Today I received a very interesting comment/question about sound absorption materials to be used in keyboards when you want to build or modify one to achieve the quietest typing experience possible in a mechanical keyboard. The comment was a response to this part of my “How to build a whisper quiet mechanical keyboard” video on YouTube:
J. Pročka, asked the following question:
“Wait why would a more dense foam result in less sound?
Generally, a higher density means more sound transfer—think solid vs liquid. So a lower density foam would result in more absorption wouldn’t it??”
That is indeed a very good point and raises some very good questions about this topic! So, I decided to elaborate the subject a little bit over here at I/O Sam’s blog.
As a required disclaimer, I should clarify that I am not a physicist nor a sound engineer, but the topics I will try to explain here don’t necessarily require one to be a physics PHD to explain or to be able to understand. So, anyone with basic physics knowledge should be able to grasp the inner workings of how to tune a keyboard for low noise if the right analogies are used.
So, back to J. Procka question. First, yes, he makes a good point here! If material density is taken to the limit (if you make a material dense enough), it will become so solid and hard that it will either vibrate with the sound waves and just transfer them to the other side or, if it is thick enough, it will make the sound bounce back to its source, your fingers in this case, instead of absorbing it. Which, obviously, is not what you want in the context of a keyboard, since that could ruin not only the sound, but also the typing feel of a keyboard. But my point in the video was to explain that high density foam works better to do a mix of blocking and absorbing sound than low density foam.
In other words, I was still comparing two types of foam. So even the denser foam is still soft and full of little holes filled with air, which are needed to absorb sound. Without the soft and spongy air bubbles, a super dense and hard material would either just transfer the sound to the other side or reflect the sound back (depending on the material thickness).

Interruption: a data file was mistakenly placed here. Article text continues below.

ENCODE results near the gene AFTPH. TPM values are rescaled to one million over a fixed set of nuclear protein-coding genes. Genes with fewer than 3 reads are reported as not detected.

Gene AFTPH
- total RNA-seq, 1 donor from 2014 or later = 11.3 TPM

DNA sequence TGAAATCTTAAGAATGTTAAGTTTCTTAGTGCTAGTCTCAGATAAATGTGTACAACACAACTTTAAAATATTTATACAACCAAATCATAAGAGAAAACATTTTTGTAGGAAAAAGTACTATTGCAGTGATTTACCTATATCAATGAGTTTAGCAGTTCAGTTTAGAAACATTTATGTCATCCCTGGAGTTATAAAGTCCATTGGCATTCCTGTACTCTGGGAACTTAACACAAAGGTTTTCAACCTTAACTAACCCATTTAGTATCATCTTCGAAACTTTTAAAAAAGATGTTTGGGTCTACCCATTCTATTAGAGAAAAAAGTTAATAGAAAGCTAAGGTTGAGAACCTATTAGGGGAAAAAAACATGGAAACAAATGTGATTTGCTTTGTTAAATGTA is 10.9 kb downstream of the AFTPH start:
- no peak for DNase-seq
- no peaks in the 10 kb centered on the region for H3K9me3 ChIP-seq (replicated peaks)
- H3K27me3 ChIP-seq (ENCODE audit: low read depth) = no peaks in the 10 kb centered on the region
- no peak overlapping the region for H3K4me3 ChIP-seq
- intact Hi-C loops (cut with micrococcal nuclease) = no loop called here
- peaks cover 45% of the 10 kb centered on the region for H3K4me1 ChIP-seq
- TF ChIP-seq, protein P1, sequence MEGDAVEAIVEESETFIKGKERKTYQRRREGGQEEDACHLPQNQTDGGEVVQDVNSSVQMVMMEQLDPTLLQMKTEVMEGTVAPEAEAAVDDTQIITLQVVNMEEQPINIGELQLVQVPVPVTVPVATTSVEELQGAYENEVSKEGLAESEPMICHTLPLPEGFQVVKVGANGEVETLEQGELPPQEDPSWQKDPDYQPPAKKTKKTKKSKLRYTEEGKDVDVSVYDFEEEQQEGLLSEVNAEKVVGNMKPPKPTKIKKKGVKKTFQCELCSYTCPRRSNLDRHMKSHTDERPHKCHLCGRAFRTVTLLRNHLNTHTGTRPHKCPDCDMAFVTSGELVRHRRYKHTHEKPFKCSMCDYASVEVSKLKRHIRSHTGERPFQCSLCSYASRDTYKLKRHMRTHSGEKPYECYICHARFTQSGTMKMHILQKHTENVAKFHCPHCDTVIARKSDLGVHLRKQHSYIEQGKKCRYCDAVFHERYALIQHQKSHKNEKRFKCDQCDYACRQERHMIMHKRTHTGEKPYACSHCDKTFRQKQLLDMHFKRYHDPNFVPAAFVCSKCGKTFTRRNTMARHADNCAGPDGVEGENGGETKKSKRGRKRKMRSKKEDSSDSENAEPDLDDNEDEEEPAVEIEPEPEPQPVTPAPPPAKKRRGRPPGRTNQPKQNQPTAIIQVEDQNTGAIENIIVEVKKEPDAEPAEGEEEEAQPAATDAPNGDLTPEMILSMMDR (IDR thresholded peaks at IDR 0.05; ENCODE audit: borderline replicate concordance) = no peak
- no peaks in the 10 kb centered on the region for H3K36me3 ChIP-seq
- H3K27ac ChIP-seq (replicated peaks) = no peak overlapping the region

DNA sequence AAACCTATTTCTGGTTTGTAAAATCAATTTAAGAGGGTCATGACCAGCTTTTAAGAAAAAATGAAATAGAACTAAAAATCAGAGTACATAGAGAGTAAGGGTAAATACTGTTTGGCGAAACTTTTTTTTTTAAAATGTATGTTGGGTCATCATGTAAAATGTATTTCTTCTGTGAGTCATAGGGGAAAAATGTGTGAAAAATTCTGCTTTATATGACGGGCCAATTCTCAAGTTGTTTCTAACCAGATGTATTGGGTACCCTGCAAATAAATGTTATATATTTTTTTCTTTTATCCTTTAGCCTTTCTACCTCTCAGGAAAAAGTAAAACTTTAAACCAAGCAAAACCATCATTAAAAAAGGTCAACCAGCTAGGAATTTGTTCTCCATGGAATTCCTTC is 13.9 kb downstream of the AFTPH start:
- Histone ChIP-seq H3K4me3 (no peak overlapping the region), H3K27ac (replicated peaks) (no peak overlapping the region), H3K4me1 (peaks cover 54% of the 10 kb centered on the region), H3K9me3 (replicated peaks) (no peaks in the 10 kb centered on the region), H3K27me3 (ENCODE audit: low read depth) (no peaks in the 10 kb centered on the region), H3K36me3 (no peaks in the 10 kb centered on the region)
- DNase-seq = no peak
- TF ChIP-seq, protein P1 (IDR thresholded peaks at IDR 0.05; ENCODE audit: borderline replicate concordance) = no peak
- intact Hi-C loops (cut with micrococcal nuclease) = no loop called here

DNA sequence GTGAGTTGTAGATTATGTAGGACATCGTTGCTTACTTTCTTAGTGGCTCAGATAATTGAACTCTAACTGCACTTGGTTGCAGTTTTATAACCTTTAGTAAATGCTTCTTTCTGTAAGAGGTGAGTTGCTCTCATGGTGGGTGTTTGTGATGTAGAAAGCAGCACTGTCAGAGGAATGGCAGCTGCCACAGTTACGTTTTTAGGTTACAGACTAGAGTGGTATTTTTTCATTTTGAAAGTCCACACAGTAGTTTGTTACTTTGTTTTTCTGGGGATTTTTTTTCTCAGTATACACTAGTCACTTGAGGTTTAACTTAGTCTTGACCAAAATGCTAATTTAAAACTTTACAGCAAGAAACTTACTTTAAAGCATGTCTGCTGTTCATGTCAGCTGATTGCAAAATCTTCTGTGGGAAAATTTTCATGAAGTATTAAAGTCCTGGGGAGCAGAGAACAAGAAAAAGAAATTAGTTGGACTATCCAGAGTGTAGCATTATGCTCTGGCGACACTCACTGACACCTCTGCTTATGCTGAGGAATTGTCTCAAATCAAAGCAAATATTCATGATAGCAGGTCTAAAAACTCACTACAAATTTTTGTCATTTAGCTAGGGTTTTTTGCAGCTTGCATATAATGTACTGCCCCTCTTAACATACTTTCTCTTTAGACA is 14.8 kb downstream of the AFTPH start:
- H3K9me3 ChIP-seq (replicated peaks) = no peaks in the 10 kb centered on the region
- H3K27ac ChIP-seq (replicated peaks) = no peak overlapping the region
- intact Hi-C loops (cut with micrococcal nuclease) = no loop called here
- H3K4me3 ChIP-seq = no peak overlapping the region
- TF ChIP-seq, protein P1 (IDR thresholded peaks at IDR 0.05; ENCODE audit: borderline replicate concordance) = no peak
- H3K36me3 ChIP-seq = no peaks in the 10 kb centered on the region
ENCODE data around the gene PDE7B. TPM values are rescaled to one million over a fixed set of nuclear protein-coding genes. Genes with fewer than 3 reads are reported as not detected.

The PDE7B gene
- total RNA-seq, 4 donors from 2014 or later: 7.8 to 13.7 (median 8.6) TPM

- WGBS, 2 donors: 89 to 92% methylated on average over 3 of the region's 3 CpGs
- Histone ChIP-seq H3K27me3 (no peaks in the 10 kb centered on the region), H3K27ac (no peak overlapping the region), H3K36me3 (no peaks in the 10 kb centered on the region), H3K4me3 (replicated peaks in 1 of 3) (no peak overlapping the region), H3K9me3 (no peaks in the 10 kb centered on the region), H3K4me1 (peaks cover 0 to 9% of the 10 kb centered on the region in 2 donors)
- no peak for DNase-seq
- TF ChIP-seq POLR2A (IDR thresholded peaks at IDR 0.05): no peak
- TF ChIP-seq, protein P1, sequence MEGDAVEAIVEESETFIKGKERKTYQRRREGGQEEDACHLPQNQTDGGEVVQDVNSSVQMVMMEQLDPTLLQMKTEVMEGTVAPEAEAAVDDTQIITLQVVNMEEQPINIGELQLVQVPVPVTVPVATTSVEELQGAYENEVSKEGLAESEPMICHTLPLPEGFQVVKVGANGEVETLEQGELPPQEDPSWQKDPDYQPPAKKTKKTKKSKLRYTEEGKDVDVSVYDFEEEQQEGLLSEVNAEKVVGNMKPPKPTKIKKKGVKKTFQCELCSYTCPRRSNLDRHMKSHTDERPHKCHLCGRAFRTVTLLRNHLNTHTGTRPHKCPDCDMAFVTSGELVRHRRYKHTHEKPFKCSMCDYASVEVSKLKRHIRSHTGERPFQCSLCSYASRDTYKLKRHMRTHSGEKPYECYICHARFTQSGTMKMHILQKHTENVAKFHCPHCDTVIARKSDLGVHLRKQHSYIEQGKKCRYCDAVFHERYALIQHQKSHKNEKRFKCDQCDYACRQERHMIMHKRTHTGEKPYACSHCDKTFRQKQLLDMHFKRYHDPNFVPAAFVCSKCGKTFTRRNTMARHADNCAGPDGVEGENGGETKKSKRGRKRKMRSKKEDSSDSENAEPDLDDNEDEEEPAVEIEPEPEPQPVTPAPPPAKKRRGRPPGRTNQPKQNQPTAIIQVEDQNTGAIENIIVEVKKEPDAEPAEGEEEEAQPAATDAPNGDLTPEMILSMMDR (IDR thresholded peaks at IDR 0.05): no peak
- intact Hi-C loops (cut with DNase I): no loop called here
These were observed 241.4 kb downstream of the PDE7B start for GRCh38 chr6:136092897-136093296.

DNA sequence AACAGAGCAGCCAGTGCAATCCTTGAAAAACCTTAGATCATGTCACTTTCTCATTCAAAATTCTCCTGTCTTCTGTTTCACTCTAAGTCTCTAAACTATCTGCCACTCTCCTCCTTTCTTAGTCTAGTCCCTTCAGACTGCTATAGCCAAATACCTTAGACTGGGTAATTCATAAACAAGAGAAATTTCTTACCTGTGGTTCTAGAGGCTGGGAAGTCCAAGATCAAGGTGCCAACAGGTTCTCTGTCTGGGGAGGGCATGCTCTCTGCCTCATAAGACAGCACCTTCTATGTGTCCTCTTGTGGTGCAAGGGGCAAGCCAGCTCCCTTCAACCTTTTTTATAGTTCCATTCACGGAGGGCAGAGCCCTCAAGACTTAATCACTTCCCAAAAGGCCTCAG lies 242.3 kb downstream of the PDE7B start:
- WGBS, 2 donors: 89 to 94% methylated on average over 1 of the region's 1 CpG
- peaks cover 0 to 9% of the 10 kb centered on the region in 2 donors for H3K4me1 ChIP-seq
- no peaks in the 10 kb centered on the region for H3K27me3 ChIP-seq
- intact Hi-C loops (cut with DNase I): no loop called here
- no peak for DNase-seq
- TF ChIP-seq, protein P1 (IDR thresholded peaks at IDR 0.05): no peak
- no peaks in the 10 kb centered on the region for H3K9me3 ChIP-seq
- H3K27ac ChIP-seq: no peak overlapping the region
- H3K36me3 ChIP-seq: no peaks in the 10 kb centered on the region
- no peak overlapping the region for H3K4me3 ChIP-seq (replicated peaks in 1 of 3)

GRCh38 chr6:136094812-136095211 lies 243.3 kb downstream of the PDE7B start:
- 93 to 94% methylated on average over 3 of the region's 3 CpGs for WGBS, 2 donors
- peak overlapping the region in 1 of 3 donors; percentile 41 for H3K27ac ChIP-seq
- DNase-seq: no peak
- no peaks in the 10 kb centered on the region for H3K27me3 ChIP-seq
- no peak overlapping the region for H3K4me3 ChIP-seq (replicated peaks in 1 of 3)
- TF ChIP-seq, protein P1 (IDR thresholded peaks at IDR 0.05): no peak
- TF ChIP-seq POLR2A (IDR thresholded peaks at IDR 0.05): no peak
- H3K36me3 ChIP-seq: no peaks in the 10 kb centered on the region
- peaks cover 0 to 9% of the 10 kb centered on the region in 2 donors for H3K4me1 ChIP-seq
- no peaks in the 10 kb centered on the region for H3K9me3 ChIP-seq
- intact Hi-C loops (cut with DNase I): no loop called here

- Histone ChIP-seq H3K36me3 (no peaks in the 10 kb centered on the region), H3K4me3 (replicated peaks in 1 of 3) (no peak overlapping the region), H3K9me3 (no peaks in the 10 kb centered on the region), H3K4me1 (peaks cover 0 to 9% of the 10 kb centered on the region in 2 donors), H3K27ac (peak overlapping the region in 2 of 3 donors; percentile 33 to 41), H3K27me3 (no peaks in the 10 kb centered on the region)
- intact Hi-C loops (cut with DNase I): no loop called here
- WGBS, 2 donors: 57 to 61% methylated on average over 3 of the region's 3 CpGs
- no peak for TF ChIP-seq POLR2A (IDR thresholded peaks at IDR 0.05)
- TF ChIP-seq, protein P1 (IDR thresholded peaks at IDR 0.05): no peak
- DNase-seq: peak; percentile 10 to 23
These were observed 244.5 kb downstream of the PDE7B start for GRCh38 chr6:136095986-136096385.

If you want to understand the difference between sound proofing (completely block sound waves from traveling, which will cause them to be reflected back to some extent) and sound absorption (where the sound waves are just damped to avoid reflection) I suggest you check out this awesome article by ACOUSTICAL SURFACES, INC. that explains this topic very well, using all the right analogies.
And here is another interesting aspect of the high-density foam I suggested on my video, sorbothane* (a material that is widely used in sound insulation applications), which is to block the vibrations (specially the low frequency ones, which are usually the most difficult ones to block), to some extent, from reaching the material on the other side of the foam. Foam that is too soft and with air bubbles that are too big will not do a good job in preventing the vibrations from reaching the plastic or metal on the side of the keyboard, which can cause rattling, ping and all sorts of funky noises that you usually want to avoid if you want to silence a keyboard.
So, the bottom line is that the best material to fill the empty spaces of a keyboard (if silence is your goal) is in the middle of the bell curve in terms of softness, hardness and/or density, and which can work almost as a composite material (that can do a little bit of sound proofing and a little bit of sound absorption):
If it is too soft it will not prevent vibrations from crossing to the other side, if it is too hard it will not absorb these vibrations at all and will just transfer or reflect the vibrations back. So, what you want is something in the middle: a foam (still soft) that is a bit more dense than regular packing foam, but not too solid and hard (think of a glass or a concrete wall for example) that will just transfer or reflect most of the vibrations. That material seems to be sorbothane.
Sorbothane is not the only material with that desirable trait of course, but it is one you can easily find online (although for a steep price if compared to regular neoprene foam for example, that is also widely used to quiet noisy keyboards down).
As a rule of thumb, I only suggest sorbothane for people who want to go all out in quieting a mechanical keyboard. If silence is your number one priority in a keyboard build, then sorbothane is hard to beat. But if all you want is to remove the loudest switch pings (specially in keyboards that have metal surfaces in its construction) and calm down the rattles to an acceptable level, you can totally use neoprene foam, which will be way cheaper and more than enough for most cases.
I’d like to take this opportunity to thank J. Procka for this great comment and invite you all to check out my entire tutorial on how to build an extremely silent mechanical keyboard on YouTube if you haven’t done already.
* Disclaimer: products linked in this article are affiliated links and will result in a small commission (paid by Amazon) to this website's owner.